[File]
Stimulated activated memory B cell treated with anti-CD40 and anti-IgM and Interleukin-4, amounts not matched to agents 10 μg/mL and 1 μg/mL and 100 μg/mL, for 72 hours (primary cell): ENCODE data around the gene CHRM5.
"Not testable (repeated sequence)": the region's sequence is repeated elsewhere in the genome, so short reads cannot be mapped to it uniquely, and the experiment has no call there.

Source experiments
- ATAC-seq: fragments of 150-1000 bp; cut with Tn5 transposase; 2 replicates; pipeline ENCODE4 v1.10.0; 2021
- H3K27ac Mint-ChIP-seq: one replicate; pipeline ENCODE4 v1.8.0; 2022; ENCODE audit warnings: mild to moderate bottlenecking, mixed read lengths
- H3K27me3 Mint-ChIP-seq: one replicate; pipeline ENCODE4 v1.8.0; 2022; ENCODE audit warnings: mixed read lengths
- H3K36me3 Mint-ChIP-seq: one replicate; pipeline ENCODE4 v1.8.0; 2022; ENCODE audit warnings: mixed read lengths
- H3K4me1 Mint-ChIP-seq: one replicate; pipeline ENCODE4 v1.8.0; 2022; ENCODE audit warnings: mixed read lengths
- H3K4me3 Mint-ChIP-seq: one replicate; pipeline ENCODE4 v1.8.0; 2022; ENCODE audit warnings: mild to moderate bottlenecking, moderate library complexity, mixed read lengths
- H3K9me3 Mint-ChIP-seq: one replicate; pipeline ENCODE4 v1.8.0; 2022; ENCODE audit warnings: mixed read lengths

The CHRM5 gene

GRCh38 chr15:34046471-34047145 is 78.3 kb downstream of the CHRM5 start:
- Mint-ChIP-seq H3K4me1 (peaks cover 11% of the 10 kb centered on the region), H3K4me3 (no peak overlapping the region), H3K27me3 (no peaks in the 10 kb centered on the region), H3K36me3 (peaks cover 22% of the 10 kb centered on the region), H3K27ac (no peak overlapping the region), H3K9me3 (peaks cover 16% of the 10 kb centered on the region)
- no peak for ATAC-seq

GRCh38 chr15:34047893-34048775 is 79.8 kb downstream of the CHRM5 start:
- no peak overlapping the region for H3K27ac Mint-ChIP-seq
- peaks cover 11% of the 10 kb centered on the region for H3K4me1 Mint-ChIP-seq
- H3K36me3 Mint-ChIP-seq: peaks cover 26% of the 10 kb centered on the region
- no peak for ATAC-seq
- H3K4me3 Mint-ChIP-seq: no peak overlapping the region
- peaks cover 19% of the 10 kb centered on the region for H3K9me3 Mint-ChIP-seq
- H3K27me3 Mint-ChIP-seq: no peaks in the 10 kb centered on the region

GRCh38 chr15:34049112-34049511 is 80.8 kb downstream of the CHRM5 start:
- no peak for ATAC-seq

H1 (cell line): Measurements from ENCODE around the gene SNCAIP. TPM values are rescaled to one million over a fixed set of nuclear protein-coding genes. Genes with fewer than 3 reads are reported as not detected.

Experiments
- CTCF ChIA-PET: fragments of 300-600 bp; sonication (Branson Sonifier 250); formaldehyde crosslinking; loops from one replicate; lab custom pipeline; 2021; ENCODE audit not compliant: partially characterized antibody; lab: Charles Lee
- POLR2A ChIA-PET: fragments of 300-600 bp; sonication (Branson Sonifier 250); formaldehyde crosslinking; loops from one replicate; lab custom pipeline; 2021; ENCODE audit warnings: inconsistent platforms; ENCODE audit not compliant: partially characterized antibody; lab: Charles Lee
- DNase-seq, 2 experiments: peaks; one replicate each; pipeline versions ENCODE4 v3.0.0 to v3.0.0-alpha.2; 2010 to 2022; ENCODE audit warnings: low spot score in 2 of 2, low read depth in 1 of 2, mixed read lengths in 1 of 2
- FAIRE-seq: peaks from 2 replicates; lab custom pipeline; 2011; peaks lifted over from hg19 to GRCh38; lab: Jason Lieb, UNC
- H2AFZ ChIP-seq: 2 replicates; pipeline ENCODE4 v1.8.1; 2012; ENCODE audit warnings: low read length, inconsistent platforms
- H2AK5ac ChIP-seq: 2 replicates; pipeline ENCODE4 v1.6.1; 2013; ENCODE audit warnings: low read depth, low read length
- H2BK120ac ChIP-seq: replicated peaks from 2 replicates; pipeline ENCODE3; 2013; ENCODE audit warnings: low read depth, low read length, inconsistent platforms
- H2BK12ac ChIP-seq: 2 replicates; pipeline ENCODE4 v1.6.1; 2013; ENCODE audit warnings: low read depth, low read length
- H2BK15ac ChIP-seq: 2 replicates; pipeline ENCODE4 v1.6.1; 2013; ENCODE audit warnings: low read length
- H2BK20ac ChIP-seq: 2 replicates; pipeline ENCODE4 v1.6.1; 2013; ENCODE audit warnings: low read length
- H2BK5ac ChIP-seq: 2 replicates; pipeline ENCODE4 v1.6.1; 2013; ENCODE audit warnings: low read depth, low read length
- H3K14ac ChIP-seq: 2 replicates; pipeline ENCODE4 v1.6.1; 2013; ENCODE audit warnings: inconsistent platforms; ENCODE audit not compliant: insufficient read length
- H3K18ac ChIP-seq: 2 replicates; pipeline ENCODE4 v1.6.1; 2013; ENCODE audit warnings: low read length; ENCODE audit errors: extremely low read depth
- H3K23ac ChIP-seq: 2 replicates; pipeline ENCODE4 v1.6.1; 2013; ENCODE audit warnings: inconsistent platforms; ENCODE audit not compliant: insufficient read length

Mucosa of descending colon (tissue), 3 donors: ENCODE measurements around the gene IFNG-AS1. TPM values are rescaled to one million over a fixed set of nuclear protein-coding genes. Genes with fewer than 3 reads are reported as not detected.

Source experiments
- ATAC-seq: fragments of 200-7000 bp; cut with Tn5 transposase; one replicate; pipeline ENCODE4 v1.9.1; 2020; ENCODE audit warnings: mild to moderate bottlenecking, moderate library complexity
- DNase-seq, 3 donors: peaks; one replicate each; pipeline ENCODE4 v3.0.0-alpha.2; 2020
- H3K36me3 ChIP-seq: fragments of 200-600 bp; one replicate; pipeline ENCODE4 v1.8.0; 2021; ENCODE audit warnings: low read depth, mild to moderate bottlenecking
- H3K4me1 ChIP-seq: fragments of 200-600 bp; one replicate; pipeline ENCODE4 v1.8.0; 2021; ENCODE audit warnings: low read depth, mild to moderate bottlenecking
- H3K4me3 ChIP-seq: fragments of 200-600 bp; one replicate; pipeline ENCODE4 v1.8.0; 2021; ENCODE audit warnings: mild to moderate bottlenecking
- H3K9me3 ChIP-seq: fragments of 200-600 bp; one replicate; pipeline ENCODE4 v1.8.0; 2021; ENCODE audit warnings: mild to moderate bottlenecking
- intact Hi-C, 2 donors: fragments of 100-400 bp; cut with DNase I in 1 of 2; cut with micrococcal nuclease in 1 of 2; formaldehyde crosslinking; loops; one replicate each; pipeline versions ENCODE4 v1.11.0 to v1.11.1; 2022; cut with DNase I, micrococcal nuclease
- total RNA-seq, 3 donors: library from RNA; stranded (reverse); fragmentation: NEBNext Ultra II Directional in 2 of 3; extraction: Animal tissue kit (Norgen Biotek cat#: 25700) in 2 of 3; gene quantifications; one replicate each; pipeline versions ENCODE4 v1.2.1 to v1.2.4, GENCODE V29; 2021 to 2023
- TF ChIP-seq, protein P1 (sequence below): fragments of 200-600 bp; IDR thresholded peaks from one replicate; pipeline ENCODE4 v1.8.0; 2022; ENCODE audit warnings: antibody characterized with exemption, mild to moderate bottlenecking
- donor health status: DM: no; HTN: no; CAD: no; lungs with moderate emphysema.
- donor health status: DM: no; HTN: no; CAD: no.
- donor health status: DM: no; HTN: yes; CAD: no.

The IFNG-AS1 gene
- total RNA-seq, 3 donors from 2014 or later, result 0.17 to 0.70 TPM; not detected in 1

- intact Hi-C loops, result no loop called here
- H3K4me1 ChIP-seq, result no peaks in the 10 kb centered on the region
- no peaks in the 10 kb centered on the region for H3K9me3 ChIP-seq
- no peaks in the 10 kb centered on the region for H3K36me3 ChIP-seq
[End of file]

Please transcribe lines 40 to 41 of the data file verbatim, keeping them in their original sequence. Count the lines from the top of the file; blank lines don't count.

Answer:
- H3K23ac ChIP-seq: 2 replicates; pipeline ENCODE4 v1.6.1; 2013; ENCODE audit warnings: inconsistent platforms; ENCODE audit not compliant: insufficient read length

Mucosa of descending colon (tissue), 3 donors: ENCODE measurements around the gene IFNG-AS1. TPM values are rescaled to one million over a fixed set of nuclear protein-coding genes. Genes with fewer than 3 reads are reported as not detected.